Drunken shrimp is a popular dish in portions of China based on fresh-water shrimp that are often eaten alive, but stunned in a strong liquor—baijiu (白酒)—to make consumption easier. Different parts of China have different recipes for it. For example, the shrimp are sometimes made drunk and then cooked in boiling water rather than served live, and in other recipes cooked shrimp are marinated in alcohol after they are boiled.
However, in some parts of China, for example, Shanghai, drunken shrimp is not only served raw -- it's alive.   A bowl of live shrimp is served “swimming” in very strong rice wine.
The point of the rice wine serves many purposes apparently: it would sanitize the shrimp, mellow out the shrimp, eventually kill the shrimp and flavor the shrimp. This dish seems simple enough:  Get shrimp, add alcohol. Wait a few minutes.. then eat.  
The alcohol/rice wine is suppose to relax them.  I've also read that it is best to start devouring your drunken shrimps once they seem a bit.. you know, drunk.   The idea being they will be less resistant (even though I don't see why WE need anymore advantage over these things). However some enthusiasts say the taste is better the more active the shrimp is. The flavor is in the fight and so on and so on.
Ying Yang fish or Yin Yang fish (also called dead-and-alive fish) is a dish (mostly Ying Yang Fish and Carps) where the fish's body is deep-fried but still has a fresh and moving head. It is popular in China, but it originated in Taiwan where chefs use it to show customers how fresh the food is. Cooking of this dish is now prohibited in Taiwan.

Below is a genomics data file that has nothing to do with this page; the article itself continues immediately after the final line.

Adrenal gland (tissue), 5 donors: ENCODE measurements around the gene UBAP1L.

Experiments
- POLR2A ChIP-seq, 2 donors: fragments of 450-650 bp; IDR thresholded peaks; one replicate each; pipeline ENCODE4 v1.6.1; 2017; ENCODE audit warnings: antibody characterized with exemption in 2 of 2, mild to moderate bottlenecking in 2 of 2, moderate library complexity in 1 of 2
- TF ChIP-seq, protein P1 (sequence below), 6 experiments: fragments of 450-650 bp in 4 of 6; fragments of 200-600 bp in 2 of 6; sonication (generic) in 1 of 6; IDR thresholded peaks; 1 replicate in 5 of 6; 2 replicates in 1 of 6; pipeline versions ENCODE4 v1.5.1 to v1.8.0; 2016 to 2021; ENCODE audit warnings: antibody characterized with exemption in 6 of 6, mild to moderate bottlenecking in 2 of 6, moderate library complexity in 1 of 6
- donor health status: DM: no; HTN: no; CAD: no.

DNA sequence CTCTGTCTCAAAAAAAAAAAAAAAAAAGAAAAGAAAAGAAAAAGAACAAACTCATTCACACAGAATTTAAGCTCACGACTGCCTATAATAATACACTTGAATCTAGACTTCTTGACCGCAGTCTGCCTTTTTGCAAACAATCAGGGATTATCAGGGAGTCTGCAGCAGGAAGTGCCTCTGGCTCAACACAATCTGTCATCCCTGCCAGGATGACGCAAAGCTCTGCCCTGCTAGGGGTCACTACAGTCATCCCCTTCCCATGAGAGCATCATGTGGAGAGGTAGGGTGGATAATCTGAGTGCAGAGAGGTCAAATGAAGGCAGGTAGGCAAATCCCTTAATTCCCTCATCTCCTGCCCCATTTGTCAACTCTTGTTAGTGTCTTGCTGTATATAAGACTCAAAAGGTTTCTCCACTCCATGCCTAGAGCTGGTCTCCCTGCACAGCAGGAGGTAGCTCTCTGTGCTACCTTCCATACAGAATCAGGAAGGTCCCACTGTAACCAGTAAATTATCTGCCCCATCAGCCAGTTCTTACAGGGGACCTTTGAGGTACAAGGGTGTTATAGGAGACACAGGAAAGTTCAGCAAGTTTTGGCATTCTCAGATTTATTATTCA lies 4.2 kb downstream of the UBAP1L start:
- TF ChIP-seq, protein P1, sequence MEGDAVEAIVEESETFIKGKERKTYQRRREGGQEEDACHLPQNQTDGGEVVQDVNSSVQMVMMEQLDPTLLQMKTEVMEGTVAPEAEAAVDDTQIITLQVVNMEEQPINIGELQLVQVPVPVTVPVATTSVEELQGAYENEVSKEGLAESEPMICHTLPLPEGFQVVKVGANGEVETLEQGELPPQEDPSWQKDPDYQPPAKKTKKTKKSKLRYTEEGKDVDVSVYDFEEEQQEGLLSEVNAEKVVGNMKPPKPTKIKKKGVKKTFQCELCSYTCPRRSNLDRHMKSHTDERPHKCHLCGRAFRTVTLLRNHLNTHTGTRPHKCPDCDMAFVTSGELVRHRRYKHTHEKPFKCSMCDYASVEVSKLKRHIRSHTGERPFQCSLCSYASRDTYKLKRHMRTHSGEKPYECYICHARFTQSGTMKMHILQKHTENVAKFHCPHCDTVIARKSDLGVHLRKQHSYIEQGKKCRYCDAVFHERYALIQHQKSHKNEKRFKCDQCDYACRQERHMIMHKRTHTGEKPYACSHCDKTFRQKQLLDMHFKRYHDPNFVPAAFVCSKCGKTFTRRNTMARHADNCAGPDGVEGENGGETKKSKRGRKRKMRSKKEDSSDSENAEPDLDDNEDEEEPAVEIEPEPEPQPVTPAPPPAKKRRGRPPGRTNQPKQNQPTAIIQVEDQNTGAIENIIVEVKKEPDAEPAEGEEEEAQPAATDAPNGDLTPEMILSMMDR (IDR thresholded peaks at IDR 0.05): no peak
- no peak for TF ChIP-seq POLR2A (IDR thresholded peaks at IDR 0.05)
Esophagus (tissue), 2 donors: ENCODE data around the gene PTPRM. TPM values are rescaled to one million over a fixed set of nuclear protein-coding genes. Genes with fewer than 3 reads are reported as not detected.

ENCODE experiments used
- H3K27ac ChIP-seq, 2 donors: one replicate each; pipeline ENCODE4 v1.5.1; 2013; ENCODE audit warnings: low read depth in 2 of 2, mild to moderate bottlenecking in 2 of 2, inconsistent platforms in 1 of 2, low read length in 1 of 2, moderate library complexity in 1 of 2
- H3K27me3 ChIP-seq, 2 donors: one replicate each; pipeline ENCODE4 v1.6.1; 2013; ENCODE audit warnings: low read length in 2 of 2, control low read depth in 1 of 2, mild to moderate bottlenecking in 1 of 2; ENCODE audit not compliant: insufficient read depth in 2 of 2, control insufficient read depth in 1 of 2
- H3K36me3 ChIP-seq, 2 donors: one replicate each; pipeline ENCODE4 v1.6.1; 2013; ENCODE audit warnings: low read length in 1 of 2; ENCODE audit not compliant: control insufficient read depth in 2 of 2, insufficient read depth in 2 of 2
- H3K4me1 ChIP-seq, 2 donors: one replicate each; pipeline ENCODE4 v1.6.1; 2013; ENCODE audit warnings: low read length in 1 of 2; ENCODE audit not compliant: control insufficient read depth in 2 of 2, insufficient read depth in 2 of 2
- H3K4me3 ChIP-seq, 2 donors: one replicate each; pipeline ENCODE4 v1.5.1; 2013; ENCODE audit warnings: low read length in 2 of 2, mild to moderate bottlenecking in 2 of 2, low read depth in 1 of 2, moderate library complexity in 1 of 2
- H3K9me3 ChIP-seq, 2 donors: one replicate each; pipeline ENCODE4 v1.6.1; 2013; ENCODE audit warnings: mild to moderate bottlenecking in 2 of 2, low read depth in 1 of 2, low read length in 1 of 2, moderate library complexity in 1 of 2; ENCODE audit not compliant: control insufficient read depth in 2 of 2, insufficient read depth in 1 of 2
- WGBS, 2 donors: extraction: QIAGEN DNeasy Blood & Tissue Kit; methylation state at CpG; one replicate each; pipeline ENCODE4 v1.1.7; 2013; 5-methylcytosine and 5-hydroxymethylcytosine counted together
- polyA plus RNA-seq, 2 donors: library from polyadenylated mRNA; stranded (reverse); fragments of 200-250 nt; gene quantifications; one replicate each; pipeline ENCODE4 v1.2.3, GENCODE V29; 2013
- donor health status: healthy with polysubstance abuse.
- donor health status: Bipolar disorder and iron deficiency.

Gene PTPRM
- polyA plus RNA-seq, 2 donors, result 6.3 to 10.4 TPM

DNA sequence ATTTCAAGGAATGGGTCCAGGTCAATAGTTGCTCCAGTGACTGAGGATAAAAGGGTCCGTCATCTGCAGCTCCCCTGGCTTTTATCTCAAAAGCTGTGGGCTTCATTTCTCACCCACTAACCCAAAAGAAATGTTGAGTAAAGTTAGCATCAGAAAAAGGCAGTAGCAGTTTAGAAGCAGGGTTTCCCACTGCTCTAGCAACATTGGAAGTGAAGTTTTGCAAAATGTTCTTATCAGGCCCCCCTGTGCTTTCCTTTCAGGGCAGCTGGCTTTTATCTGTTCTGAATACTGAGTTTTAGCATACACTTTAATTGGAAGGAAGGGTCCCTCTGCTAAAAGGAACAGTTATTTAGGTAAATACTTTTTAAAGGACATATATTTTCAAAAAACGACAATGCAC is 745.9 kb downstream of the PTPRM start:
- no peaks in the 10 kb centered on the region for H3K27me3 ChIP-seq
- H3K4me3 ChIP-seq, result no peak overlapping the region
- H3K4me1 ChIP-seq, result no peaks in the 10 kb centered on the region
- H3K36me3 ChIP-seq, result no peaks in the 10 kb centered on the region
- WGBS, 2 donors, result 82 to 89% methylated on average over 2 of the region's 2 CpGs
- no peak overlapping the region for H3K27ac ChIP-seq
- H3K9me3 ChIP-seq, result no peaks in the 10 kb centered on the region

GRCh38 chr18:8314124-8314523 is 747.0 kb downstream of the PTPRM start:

Drunken Shrimp in Shangahi

Drunken Shrimp in Guilin

It involves serving LIVE shrimp doused in that strong Chinese liquor, baijiu.

Annual Chinese Competition

Demonstrates how to 'semi' cook and prepare a live fish (Ying Yang Fish) and snake....  The mouth of the fish has to still be moving when you eat it or the chef fails.

Sannakji, KOREA

Sannakji or sannakji hoe is a variety of hoe, or raw dish, in Korean cuisine. It consists of live nakji (hangul: 낙지, a small octopus) that has been cut into small pieces and served immediately, usually lightly seasoned with sesame and sesame oil. The nakji pieces are usually still squirming on the plate. It can also be served whole.

Because the suction cups on the arm pieces are still active when the dish is served, special care should be taken when eating sannakji. The active suction cups can cause swallowed pieces of arm to stick to the mouth or throat. This can also present a choking hazard for some people, particularly if they are intoxicated. One must thoroughly chew so that no piece is big enough to stick to one's throat. Some people like the feel of the pieces wriggling as swallowed, and so will not completely chew up the particles. Those who are new to eating sannakji should completely chew it up into tiny particles before swallowing.

Sannakji (live octopus) in Seoul, Korea

Try Eating a WHOLE Octopus all at once

Ok, I think I've seen enough 'live' food squirming around on a plate for one day.  It's fascinating these different ways of eating... fascinating.
If any of you ever watched that show FEAR FACTOR, I'm sure you've seen episodes of westerners eating live worms.... uh, to win money of course but it shows maybe we can all do this "eating it raw and still moving" thing.   Some of us also eat live oysters.  So, I guess in a way, we are not so different from these cultures.

How To Eat Fresh Oysters From the Ocean

Finding, Opening and Eating Fresh Oysters outside Coburg Penninsula, Northern Territory, Australia.

I think I'll go get me a BIG MAC now...


No comments:

Post a Comment

Hey! Thanks for leaving your comment!